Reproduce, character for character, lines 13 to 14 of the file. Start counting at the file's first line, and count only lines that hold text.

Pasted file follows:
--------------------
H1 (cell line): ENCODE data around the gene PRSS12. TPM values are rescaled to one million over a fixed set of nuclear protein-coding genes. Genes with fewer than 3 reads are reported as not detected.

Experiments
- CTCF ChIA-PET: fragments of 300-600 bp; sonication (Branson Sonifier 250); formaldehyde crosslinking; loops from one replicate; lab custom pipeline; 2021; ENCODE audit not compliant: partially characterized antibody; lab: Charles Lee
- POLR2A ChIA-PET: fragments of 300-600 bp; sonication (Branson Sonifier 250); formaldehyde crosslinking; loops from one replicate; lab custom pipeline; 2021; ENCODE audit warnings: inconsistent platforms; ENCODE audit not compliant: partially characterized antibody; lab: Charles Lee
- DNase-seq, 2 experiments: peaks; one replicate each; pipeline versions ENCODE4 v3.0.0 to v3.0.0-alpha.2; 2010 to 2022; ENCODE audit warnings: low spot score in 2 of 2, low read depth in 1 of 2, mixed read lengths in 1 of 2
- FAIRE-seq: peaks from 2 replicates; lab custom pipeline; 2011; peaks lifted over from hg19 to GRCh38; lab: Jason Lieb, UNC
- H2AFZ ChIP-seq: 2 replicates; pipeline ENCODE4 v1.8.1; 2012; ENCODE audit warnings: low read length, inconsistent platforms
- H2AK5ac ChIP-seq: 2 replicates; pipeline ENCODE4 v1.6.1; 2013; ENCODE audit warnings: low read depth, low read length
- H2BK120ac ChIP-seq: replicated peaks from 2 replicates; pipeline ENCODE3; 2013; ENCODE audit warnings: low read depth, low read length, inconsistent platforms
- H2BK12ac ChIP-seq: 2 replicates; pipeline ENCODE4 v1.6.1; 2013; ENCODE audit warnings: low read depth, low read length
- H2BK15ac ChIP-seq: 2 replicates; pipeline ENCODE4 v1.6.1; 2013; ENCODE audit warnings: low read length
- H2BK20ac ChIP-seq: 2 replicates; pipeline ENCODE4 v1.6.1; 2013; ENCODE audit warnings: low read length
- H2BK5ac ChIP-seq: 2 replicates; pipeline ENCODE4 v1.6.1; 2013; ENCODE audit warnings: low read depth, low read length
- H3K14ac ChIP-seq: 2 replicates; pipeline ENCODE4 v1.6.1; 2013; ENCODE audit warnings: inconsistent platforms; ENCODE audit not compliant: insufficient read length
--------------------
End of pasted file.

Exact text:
- H2BK5ac ChIP-seq: 2 replicates; pipeline ENCODE4 v1.6.1; 2013; ENCODE audit warnings: low read depth, low read length
- H3K14ac ChIP-seq: 2 replicates; pipeline ENCODE4 v1.6.1; 2013; ENCODE audit warnings: inconsistent platforms; ENCODE audit not compliant: insufficient read length